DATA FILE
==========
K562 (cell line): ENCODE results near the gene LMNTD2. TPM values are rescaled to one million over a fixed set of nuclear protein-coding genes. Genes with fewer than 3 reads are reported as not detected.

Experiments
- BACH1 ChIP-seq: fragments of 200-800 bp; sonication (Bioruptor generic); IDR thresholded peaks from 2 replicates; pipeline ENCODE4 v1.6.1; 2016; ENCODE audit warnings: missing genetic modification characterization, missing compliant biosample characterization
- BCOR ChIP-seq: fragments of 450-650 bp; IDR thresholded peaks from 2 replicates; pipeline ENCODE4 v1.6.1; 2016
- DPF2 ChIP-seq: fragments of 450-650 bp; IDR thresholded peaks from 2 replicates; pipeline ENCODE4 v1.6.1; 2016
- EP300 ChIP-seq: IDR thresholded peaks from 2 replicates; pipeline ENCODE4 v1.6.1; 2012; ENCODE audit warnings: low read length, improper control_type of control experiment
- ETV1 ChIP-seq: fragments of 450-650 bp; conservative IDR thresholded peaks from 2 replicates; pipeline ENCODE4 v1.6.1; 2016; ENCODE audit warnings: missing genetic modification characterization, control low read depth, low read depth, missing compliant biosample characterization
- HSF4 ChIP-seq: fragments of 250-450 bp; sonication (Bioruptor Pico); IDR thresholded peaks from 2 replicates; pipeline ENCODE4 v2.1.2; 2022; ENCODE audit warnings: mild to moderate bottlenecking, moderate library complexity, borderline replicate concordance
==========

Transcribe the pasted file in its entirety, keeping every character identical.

K562 (cell line): ENCODE results near the gene LMNTD2. TPM values are rescaled to one million over a fixed set of nuclear protein-coding genes. Genes with fewer than 3 reads are reported as not detected.

Experiments
- BACH1 ChIP-seq: fragments of 200-800 bp; sonication (Bioruptor generic); IDR thresholded peaks from 2 replicates; pipeline ENCODE4 v1.6.1; 2016; ENCODE audit warnings: missing genetic modification characterization, missing compliant biosample characterization
- BCOR ChIP-seq: fragments of 450-650 bp; IDR thresholded peaks from 2 replicates; pipeline ENCODE4 v1.6.1; 2016
- DPF2 ChIP-seq: fragments of 450-650 bp; IDR thresholded peaks from 2 replicates; pipeline ENCODE4 v1.6.1; 2016
- EP300 ChIP-seq: IDR thresholded peaks from 2 replicates; pipeline ENCODE4 v1.6.1; 2012; ENCODE audit warnings: low read length, improper control_type of control experiment
- ETV1 ChIP-seq: fragments of 450-650 bp; conservative IDR thresholded peaks from 2 replicates; pipeline ENCODE4 v1.6.1; 2016; ENCODE audit warnings: missing genetic modification characterization, control low read depth, low read depth, missing compliant biosample characterization
- HSF4 ChIP-seq: fragments of 250-450 bp; sonication (Bioruptor Pico); IDR thresholded peaks from 2 replicates; pipeline ENCODE4 v2.1.2; 2022; ENCODE audit warnings: mild to moderate bottlenecking, moderate library complexity, borderline replicate concordance